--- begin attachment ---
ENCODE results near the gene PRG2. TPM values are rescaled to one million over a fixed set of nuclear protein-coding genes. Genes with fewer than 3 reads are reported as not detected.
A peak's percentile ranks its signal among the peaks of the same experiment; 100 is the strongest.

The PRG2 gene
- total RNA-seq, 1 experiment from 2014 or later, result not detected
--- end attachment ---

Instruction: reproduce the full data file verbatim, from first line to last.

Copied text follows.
ENCODE results near the gene PRG2. TPM values are rescaled to one million over a fixed set of nuclear protein-coding genes. Genes with fewer than 3 reads are reported as not detected.
A peak's percentile ranks its signal among the peaks of the same experiment; 100 is the strongest.

The PRG2 gene
- total RNA-seq, 1 experiment from 2014 or later, result not detected